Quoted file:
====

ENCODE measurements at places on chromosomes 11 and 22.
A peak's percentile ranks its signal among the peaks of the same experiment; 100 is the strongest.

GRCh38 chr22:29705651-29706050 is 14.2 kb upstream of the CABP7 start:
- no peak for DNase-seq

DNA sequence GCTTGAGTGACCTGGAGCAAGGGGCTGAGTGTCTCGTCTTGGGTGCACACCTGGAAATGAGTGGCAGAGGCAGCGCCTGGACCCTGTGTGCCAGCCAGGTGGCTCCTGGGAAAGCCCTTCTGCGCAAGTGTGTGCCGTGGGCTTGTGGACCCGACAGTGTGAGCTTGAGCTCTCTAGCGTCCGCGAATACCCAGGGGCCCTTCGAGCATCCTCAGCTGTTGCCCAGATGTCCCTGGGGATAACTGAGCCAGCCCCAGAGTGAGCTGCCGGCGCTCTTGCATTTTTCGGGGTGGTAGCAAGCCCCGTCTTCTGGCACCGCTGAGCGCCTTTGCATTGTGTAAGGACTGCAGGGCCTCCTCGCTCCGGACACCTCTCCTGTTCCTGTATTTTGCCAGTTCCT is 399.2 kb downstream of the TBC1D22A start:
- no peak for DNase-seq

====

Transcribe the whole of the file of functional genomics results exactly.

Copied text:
ENCODE measurements at places on chromosomes 11 and 22.
A peak's percentile ranks its signal among the peaks of the same experiment; 100 is the strongest.

GRCh38 chr22:29705651-29706050 is 14.2 kb upstream of the CABP7 start:
- no peak for DNase-seq

DNA sequence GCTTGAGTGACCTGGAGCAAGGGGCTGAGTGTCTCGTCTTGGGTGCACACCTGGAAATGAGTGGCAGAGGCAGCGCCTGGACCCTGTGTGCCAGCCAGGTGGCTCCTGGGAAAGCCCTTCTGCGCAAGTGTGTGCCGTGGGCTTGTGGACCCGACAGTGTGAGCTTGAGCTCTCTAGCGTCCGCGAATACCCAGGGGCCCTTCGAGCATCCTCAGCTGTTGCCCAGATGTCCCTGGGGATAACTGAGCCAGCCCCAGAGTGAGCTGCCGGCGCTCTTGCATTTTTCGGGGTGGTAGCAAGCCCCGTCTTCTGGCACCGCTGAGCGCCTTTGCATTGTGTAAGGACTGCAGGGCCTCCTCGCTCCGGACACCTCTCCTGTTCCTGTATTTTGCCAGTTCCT is 399.2 kb downstream of the TBC1D22A start:
- no peak for DNase-seq